In the sandy seabeds of temperate climates, a curious flatworm thrives. It's called Paracatenula, and it has neither mouth, butt, nor gut. These shortcomings don't slow the worm down, though - a symbiotic relationship with bacteria that live inside it keeps it alive. It works so well, in fact, they've been doing it for over 500 million years.

Exactly how it works though has long baffled scientists. Now, after studying Paracatenula and their bacteria buddies, called Riegeria, they have figured out how the bug feeds the worm.

Over millennia, the bacterium has pared back its genome so that now it only has the most essential functions. It lives in special organs called trophosomes, filling up the main body cavity of the worms. In the image above, you can see the trophosome - it's the part that appears white. Elsewhere, the worm is transparent.

The bacteria are chemosynthetic, which means they rely on chemical processes to produce energy, rather than the Sun's light (photosynthesis). They use the reaction between carbon dioxide and hydrogen sulfide to produce organic compounds, which then feed the worms.

These foods contain lipids and proteins, and probably also sugars, fatty acids, and vitamins.

"We have not seen any­thing like this in any other sym­bi­osis - that, des­pite such a re­duced gen­ome, a single bac­terium can pro­duce so many dif­fer­ent sub­stances and make them avail­able to its host," said marine microbiologist Har­ald Gruber-Vodicka from the Max Planck Institute for Marine Microbiology.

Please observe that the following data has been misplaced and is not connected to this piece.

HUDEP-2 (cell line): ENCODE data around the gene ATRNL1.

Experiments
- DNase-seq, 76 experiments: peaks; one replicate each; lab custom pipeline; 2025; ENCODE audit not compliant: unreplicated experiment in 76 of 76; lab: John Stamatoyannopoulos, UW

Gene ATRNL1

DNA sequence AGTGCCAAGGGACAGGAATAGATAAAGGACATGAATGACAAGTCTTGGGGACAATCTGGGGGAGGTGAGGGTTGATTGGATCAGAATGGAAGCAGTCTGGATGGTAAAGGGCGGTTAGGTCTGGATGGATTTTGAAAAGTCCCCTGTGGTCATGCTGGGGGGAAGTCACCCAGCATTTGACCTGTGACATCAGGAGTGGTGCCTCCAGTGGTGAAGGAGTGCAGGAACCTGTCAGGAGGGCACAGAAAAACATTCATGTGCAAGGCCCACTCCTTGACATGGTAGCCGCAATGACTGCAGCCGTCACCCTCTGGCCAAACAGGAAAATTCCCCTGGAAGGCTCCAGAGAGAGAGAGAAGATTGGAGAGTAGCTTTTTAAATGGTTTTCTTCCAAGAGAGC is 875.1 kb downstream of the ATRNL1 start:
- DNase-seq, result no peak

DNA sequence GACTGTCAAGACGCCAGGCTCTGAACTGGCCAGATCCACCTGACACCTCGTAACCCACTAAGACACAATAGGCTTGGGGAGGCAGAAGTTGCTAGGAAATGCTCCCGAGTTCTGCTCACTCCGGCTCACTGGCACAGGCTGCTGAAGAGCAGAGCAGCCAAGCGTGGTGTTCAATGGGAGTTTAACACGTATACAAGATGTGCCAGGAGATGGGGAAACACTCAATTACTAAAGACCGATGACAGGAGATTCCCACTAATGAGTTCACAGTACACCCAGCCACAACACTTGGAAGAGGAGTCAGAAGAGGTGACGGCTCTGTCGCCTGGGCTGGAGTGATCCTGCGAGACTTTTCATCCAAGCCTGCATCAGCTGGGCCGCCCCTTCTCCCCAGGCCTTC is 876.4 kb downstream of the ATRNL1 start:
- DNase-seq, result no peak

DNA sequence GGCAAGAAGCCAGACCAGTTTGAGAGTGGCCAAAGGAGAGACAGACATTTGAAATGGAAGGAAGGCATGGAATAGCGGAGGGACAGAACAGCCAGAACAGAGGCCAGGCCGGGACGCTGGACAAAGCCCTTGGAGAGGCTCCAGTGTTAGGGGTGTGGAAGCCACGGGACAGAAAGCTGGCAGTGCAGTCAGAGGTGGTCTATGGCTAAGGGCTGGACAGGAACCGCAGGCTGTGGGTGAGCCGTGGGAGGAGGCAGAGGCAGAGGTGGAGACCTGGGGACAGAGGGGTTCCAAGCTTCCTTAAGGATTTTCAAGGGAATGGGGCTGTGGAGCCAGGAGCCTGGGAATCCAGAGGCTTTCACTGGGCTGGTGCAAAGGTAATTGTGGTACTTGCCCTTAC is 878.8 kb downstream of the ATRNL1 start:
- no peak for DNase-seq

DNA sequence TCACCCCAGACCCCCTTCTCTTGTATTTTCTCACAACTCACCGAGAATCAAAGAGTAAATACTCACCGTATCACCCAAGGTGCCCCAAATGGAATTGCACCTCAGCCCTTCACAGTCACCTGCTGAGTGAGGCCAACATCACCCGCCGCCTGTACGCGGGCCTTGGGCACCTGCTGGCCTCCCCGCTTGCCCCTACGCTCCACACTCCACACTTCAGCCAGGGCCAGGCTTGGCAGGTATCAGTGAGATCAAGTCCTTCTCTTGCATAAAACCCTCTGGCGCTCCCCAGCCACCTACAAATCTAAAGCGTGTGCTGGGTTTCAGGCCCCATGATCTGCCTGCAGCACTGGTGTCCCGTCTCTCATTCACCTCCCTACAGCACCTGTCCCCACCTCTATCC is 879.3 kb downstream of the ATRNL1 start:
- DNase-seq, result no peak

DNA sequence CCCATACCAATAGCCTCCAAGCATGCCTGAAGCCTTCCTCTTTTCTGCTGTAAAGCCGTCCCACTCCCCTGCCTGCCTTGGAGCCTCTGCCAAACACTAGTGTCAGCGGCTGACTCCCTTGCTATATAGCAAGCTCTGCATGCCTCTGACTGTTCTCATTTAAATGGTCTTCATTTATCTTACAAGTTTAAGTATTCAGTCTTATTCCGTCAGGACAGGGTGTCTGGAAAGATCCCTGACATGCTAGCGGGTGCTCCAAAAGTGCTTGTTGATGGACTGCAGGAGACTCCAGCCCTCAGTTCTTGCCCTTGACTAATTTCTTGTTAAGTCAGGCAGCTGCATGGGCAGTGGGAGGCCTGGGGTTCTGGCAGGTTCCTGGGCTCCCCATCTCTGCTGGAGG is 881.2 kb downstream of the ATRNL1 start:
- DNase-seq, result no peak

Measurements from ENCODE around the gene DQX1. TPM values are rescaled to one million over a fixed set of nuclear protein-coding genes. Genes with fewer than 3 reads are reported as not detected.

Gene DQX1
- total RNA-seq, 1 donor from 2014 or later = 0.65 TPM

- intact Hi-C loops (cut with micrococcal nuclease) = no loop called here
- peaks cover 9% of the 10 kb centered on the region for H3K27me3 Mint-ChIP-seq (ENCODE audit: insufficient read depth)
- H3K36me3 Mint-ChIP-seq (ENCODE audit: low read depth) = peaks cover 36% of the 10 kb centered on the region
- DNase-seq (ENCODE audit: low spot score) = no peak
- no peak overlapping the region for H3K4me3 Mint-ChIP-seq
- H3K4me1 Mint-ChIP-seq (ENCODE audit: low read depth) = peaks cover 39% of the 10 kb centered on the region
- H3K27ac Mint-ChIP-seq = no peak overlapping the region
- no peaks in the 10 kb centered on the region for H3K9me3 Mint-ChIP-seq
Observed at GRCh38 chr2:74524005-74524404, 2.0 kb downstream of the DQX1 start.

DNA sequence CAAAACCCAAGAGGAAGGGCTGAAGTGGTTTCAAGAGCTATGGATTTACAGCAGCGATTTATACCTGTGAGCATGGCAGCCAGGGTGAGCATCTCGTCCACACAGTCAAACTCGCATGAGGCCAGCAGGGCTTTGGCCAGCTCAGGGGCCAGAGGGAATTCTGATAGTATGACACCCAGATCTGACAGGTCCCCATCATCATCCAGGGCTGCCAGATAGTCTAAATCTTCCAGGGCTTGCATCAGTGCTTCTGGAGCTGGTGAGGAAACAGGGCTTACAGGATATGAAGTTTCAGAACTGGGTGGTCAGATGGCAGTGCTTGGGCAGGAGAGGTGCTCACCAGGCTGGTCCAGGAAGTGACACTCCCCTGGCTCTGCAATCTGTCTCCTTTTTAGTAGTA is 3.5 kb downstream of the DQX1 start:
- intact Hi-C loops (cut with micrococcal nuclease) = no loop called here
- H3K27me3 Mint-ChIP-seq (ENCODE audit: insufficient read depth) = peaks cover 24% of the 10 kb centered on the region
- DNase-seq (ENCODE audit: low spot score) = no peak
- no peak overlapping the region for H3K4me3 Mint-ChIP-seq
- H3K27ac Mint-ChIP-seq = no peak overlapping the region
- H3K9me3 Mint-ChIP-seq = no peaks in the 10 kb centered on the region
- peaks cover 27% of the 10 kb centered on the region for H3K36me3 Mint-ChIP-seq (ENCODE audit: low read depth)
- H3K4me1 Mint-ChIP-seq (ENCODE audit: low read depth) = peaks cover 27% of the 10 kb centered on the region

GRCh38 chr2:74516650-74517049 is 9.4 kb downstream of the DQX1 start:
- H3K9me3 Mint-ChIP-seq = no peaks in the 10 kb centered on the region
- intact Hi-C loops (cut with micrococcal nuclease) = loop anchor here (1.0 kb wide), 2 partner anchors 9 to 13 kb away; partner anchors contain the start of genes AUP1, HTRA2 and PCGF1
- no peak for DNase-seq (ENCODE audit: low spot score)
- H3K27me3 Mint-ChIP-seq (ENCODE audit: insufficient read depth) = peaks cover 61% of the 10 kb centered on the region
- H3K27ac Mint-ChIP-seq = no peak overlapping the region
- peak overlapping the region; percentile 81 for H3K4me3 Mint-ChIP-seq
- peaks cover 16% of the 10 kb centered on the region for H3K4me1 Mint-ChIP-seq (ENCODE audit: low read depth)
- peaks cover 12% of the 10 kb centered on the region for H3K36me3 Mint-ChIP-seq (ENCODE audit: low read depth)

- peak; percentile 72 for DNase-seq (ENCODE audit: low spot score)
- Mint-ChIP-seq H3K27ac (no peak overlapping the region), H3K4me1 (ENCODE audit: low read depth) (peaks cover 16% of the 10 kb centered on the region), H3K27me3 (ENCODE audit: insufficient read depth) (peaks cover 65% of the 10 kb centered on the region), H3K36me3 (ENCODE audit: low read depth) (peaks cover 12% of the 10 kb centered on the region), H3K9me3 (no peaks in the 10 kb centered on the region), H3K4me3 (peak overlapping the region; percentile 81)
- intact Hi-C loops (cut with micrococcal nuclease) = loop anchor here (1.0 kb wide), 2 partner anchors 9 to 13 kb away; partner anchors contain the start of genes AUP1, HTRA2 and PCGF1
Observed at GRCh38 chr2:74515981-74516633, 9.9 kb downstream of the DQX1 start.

Symbiotic relationships of this kind often involve chemosynthesis on the part of the bacteria, so that part is nothing new. But how the bacteria deliver the supply is also remarkable.

In all other known organisms that rely on chemosynthetic symbiotic bacteria for energy, the host actually digests the bacteria to get to its sweet, sweet nutrients. Those symbiotic bacteria also use transport proteins to deliver nutrients.

Neither of these mechanisms was observed in the relationship between Paracatenula and Riegeria. But electron microscopy revealed the secret: the bacteria serve up the nutrients in the form of tiny droplets that the worm can harvest without harming its pals.

"It's a bit like a fruit garden," Gruber-Vodicka said. "The bac­teria con­tinu­ously bear fruit, which the worm reaps. In other sym­bi­oses it's more like har­vest­ing a corn­field, their bac­teria are com­pletely mowed down, the worm di­gests most of the bac­terial cells."

(These groovy creatures also reproduce asexually by splitting their bodies and growing new worms from the bits. That's not relevant here, it's just really cool.)

In fact, it seems like a perfect system. Everyone gets everything they need, and nothing goes to waste - quite literally.

"The worm has no means to ex­crete but also does not ap­pear to have some kind of cel­lu­lar dump­ster. Everything the bac­teria provide is ap­par­ently used by the worm, one way or the other," Gruber-Vodicka said.

What an amazing world we live in.

The research has been published in PNAS.